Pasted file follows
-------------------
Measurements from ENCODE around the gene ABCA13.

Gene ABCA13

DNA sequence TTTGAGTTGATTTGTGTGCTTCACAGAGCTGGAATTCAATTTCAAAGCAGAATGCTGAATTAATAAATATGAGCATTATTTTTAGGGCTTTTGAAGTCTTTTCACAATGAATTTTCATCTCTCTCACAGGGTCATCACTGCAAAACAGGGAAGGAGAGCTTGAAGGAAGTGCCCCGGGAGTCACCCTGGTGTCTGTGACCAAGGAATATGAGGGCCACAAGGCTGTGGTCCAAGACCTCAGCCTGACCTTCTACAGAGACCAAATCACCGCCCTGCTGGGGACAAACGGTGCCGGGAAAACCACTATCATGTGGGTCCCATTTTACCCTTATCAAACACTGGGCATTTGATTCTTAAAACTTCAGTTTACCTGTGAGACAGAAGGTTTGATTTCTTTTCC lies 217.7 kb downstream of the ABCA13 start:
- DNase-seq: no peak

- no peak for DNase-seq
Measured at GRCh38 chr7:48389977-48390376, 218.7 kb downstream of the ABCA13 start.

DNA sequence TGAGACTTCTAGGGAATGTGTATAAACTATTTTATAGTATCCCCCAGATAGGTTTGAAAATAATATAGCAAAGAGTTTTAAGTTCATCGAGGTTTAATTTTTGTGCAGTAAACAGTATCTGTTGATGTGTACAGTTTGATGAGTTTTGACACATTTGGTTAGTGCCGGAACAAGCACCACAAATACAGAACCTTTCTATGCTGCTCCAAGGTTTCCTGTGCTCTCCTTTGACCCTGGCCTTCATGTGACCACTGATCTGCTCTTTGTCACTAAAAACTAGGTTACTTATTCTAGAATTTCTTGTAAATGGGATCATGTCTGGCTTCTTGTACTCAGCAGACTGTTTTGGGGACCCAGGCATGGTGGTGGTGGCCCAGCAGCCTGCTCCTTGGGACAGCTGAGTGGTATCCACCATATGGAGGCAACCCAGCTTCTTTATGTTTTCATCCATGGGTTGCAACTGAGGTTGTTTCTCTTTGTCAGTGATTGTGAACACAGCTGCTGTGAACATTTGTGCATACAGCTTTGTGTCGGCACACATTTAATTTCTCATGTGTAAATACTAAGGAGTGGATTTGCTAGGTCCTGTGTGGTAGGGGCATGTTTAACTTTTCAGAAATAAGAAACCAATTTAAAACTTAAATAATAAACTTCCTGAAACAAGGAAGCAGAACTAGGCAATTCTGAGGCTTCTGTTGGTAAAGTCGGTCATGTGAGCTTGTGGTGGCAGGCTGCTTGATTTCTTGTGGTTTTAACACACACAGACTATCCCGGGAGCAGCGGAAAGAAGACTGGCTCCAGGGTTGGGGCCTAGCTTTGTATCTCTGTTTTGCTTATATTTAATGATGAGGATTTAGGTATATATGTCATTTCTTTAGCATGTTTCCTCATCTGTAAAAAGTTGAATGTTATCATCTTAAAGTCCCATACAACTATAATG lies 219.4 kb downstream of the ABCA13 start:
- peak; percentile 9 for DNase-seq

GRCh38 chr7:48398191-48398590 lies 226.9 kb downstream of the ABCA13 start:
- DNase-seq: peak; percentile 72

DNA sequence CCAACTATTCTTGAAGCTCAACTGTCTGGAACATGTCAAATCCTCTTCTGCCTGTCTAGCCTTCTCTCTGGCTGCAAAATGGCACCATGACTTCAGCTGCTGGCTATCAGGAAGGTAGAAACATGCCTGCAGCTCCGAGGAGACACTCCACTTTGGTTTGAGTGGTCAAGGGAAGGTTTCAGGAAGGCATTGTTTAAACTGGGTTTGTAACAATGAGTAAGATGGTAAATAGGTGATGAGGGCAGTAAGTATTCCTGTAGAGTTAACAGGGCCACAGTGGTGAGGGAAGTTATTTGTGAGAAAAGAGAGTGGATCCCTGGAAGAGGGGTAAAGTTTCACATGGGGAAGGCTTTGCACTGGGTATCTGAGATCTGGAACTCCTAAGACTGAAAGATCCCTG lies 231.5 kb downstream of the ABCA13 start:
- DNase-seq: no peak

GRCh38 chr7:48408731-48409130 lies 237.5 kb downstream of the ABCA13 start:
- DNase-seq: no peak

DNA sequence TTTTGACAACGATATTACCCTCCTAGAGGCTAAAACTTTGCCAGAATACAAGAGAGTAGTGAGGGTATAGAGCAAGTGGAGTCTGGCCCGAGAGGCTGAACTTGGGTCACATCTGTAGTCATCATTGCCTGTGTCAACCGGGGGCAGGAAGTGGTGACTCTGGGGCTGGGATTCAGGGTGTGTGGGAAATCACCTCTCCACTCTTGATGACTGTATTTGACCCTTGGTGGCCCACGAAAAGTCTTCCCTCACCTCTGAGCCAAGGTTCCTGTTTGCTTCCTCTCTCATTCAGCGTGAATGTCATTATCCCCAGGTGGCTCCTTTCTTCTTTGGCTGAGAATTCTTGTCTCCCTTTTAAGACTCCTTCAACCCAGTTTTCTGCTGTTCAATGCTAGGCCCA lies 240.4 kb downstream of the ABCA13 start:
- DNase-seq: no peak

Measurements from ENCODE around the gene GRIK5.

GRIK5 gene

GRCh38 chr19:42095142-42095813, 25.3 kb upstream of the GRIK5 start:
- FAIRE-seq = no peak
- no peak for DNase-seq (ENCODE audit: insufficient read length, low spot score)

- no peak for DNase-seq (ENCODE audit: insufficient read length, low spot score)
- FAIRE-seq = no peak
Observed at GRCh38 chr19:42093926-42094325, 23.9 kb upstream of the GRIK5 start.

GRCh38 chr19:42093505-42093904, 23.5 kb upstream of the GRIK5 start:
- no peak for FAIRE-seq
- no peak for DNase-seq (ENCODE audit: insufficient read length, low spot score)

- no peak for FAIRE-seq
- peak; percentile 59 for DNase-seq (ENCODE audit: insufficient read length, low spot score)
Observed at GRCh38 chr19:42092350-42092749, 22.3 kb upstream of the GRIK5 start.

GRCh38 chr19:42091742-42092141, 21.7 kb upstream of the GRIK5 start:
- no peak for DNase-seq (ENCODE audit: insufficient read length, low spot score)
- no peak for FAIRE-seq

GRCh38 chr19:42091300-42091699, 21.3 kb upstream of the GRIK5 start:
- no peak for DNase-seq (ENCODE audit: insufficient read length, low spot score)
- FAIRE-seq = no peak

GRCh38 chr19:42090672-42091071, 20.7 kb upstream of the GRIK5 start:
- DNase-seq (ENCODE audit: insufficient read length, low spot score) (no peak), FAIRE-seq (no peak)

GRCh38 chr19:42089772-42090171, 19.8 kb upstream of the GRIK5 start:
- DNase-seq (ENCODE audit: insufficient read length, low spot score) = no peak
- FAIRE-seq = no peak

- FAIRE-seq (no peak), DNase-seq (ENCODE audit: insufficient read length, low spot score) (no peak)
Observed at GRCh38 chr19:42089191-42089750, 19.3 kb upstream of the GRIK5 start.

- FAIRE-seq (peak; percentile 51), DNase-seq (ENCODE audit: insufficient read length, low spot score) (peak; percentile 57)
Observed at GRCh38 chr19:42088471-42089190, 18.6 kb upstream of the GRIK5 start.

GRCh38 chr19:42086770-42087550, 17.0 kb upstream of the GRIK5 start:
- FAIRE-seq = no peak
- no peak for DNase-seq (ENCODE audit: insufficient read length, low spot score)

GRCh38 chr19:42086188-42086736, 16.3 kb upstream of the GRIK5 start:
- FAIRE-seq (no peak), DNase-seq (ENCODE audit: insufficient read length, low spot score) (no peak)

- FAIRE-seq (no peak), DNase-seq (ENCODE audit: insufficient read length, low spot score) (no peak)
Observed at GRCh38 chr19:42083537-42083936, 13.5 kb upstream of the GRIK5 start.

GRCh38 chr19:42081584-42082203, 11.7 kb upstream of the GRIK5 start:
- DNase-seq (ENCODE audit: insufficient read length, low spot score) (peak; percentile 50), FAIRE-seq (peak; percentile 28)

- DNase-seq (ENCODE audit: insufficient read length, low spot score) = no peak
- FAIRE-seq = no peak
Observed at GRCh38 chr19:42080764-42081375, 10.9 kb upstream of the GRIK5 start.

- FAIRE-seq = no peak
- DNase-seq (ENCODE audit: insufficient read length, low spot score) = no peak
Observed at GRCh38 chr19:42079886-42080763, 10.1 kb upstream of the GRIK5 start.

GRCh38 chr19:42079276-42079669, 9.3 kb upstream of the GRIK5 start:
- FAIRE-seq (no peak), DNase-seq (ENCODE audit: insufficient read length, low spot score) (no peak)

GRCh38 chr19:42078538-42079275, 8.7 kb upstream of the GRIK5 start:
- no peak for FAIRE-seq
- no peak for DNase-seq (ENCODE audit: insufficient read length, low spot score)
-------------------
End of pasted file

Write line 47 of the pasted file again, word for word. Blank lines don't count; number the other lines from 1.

- FAIRE-seq = no peak